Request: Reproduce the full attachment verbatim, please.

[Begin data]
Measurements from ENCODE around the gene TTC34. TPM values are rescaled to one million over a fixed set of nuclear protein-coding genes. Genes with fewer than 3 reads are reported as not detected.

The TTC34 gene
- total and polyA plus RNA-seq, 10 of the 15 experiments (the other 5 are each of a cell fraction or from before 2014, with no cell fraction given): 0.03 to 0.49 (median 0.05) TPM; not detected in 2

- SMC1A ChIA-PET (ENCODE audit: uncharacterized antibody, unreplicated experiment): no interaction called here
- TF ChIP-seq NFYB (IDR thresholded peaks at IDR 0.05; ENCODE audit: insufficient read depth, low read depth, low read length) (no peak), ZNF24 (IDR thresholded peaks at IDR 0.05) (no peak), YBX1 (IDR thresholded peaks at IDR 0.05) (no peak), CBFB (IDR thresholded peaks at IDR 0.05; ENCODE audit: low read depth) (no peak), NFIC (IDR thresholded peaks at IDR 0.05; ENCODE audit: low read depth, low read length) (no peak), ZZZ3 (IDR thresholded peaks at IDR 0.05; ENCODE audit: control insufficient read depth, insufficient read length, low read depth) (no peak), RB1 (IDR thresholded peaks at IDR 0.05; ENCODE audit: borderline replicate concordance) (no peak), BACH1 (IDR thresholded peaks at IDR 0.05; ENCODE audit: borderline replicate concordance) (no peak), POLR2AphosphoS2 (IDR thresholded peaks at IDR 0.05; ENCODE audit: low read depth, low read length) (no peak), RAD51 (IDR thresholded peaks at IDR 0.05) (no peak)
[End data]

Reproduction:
Measurements from ENCODE around the gene TTC34. TPM values are rescaled to one million over a fixed set of nuclear protein-coding genes. Genes with fewer than 3 reads are reported as not detected.

The TTC34 gene
- total and polyA plus RNA-seq, 10 of the 15 experiments (the other 5 are each of a cell fraction or from before 2014, with no cell fraction given): 0.03 to 0.49 (median 0.05) TPM; not detected in 2

- SMC1A ChIA-PET (ENCODE audit: uncharacterized antibody, unreplicated experiment): no interaction called here
- TF ChIP-seq NFYB (IDR thresholded peaks at IDR 0.05; ENCODE audit: insufficient read depth, low read depth, low read length) (no peak), ZNF24 (IDR thresholded peaks at IDR 0.05) (no peak), YBX1 (IDR thresholded peaks at IDR 0.05) (no peak), CBFB (IDR thresholded peaks at IDR 0.05; ENCODE audit: low read depth) (no peak), NFIC (IDR thresholded peaks at IDR 0.05; ENCODE audit: low read depth, low read length) (no peak), ZZZ3 (IDR thresholded peaks at IDR 0.05; ENCODE audit: control insufficient read depth, insufficient read length, low read depth) (no peak), RB1 (IDR thresholded peaks at IDR 0.05; ENCODE audit: borderline replicate concordance) (no peak), BACH1 (IDR thresholded peaks at IDR 0.05; ENCODE audit: borderline replicate concordance) (no peak), POLR2AphosphoS2 (IDR thresholded peaks at IDR 0.05; ENCODE audit: low read depth, low read length) (no peak), RAD51 (IDR thresholded peaks at IDR 0.05) (no peak)